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Project Management

Project management focuses on planning and organizing a project and its resources. This includes identifying and managing the lifecycle to be used, applying it to the user-centered design process, formulating the project team, and efficiently guiding the team through all phases until project completion.

Value of Project Management

Through proper project management, you can assure that the purpose/vision and goals of the project are maintained, all while supporting the audiences’ tasks and objectives.  Additionally, you avoid risks and effectively and efficiently use your available resources.  It also helps the team members to understand their responsibilities, the deliverables expected, and the schedule everyone needs to follow to complete the project on time and within budget.

Areas within Project Management

The Project Management Institute (PMI) has identified nine areas of knowledge within project management:

Integration management

Scope management

Time management

cost management

quality management

Human resource management

Communication management

Procurement management

Risk management and

Building a Team and Encouraging Communication

Depending on your project needs, the size of your team and the roles needed may vary.  Keep in mind that members on your team may fulfill one role or may fulfill many.

Regardless of the size of the team, it’s important to identify how the team will communicate and collaborate with one another.  This includes discussing upfront:

Planned/ regular meetings


Scope, which correlates to the requirments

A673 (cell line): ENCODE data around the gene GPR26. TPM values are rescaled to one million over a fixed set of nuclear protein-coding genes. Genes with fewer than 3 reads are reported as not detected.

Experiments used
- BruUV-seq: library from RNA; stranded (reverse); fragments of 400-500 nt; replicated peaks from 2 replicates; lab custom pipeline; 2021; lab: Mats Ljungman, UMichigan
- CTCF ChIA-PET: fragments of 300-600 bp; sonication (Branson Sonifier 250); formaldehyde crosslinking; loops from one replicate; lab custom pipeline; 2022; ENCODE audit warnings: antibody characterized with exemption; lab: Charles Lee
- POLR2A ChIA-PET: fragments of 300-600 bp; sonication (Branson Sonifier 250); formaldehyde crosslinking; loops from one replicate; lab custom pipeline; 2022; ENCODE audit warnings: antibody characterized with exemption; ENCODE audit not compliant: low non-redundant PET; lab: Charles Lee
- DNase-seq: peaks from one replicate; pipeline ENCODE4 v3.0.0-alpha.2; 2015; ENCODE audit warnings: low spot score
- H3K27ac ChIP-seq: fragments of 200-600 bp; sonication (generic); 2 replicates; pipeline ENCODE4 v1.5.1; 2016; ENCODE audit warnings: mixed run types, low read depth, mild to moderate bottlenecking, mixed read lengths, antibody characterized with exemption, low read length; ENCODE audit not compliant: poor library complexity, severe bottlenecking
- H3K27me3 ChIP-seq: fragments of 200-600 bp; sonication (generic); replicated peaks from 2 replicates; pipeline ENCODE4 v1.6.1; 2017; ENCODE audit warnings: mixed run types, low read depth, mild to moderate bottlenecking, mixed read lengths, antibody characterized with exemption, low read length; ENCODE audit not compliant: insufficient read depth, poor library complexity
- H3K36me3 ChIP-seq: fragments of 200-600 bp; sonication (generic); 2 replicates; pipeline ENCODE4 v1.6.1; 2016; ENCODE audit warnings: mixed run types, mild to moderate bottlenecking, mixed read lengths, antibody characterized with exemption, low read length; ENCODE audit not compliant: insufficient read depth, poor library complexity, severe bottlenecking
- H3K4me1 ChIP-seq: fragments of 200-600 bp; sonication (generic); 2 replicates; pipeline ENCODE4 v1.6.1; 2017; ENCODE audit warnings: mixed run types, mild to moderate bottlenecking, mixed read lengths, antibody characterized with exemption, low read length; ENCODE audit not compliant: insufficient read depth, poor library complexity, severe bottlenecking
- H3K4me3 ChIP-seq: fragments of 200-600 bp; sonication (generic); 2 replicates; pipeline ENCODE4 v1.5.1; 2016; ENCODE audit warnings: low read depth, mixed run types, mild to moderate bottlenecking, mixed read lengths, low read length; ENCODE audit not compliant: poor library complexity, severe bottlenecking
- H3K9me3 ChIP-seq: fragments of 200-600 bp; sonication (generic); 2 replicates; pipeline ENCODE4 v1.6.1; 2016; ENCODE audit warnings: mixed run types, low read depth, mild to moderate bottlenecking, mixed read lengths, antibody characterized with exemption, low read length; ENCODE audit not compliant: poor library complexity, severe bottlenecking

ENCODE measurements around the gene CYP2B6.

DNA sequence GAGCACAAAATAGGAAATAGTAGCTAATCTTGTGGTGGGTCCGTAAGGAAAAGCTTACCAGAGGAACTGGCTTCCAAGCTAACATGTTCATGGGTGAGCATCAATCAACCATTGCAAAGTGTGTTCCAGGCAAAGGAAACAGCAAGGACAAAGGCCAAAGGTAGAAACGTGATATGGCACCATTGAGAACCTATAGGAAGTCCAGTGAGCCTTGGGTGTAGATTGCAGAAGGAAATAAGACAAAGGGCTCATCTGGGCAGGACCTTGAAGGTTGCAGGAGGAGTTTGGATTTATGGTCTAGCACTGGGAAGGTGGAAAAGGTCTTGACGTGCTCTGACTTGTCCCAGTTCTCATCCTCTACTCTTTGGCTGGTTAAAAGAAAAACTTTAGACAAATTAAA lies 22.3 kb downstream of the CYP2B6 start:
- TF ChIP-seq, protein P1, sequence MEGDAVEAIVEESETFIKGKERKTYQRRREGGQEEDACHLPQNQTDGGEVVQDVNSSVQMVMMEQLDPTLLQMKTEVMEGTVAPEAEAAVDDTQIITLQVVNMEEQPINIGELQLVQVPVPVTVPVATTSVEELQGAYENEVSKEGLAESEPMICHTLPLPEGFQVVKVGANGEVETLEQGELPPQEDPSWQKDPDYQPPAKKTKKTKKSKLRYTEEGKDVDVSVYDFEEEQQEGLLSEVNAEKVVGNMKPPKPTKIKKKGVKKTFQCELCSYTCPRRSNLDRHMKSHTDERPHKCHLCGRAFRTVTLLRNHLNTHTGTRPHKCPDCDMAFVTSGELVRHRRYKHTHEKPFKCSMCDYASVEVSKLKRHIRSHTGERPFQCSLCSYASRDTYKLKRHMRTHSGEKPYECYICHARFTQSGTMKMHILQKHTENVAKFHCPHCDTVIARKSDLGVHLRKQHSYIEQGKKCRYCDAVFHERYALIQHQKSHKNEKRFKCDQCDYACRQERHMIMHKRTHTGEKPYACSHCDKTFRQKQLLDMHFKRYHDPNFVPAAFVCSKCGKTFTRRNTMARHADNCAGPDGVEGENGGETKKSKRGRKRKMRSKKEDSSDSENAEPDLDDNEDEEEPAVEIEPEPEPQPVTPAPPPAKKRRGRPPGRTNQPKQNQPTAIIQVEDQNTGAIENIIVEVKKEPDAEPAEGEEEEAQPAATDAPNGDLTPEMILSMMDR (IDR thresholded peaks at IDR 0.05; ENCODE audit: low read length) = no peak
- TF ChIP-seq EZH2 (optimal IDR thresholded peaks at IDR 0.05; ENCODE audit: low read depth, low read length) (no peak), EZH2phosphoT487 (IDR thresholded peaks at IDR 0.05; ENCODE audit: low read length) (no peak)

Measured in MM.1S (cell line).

Change control plan


Risk assessment and management plan

Resources, including technology, budget, and team roles and responsibilities

Risk assessment and management plan

Project Phases, Life Cycles, and Incorporating User-Centered Design Principles

Projects are typically broken down into phases.  Each phase outlines the work that needs to be done and who is involved.  Generally, in order for a phase to be considered complete, specific deliverables need to have been completed and handed off.  Some project teams, however, do choose to implement fast tracking, which is when phases are overlapped.

A lifecycle defines the beginning and end of the project; it represents all of the phases together.  When defining the project’s life cycle, the first phase is noted as Step 0.  It usually captures the visioning and conceptualizing of the project.  According to the Project Management Institute, most life cycles have four or five phases but some may have more.

The most common lifecycle approaches are Waterfall and Agile., Regardless of the approach you choose, you will need to incorporate user-centered design (UCD) best practices and methods.  At a high-level, the UCD process includes the following steps: planning, collecting and analyzing data, writing content, designing and developing prototypes of the system, and testing.

Project Plan and Charter Agreement

When defining your project, it is important to come up with a project plan that the team agrees to upfront so that it can serve as a reference point throughout the project. Make sure when outlining your plan, that throughout it you note how you plan to include user-centered design best practices and methodologies. Most project plans outline:


Whether meetings will be held in-person, virtually, or both

Scope, which correlates to the requirments

How the team will share and collaborate on documents

Workflow for decisions and approval

Where documents will be stored and how they will be version controlled

At the end of the project plan, depending on your team’s needs, you may choose to include a charter agreement. A charter agreement is typically a one page document that has the sponsor of the project sign off that they agree to the work to be done as outlined by the team in the project plan. Remember, however, that successful teams understand upfront that things happen and that they’ll need to adapt. The project plan establishes the baseline for how you assume the project will happen and then provides information about the process for taking changes into account, should they arise.